Williams says safety first but Formula 1 teams must race to survive
LONDON - Williams will put safety first even though the team is one of several whose survival depends on Formula One starting racing again, deputy principal Claire Williams said.
Speaking on a Sky Sports 'vodcast' with drivers George Russell and Nicholas Latifi, Williams made clear the coronavirus pandemic posed an existential threat.
The Liberty Media-owned sport hopes to start its delayed 2020 season with two grands prix in Austria in July.
"It is scary that you could not just lose one or two teams, but an awful lot of teams if you don't get back racing," she said. "The financial model we have in our sport is that we are all so reliant upon the money we receive from the results in the constructors' championship."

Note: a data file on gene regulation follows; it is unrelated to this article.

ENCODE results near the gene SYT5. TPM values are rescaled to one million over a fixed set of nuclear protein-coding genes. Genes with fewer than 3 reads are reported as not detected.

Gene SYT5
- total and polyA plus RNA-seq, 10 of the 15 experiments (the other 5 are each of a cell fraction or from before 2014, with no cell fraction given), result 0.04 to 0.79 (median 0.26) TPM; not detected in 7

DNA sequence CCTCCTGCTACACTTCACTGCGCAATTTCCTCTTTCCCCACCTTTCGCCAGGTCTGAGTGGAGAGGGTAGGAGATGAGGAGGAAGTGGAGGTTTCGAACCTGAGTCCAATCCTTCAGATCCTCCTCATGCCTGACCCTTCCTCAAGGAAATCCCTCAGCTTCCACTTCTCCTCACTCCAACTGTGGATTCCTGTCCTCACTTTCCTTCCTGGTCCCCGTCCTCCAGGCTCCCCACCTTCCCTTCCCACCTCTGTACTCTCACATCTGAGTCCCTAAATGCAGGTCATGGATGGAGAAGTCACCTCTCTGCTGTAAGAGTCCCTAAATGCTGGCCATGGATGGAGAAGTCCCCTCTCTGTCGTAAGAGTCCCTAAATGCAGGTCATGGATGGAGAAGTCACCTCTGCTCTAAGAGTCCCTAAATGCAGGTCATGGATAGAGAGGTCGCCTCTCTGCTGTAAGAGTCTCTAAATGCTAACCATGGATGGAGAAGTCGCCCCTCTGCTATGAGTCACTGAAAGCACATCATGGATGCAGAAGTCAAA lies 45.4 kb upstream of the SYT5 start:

Once-dominant family-run Williams finished last in 2019, scoring just one point, and are one of the more vulnerable teams on the starting grid although Formula One is their core business.
Williams said she had to balance "the need to go back racing in order to ensure your team's survival against the very important reality of ensuring that your people remain safe."
"For me, at the end of the day my people are always going to win out," she added. "I certainly hope that doesn't cost us our team, but the safety of our people, whether that be returning them to work at Grove, or asking them to travel, is going to be absolutely paramount."
Formula One managing director Ross Brawn this week outlined plans for going back to racing, with health checks and isolation in the paddock, and believed the sport could provide a safe environment.
"Everybody will be tested and will have a clearance before they even go into the paddock, and then every two days they'll be tested whilst in the paddock and that will be with an authorised authority and consistent," he said.
"We'll have restrictions on how people move around, We cannot socially distance a team, we cannot have staff socially-distanced," he said. "So we have to create an environment that, within itself is effectively a small bubble of isolation.
"And the teams will stay within their own groups. They won't mingle with other teams, and they'll stay at their own hotels."Reuters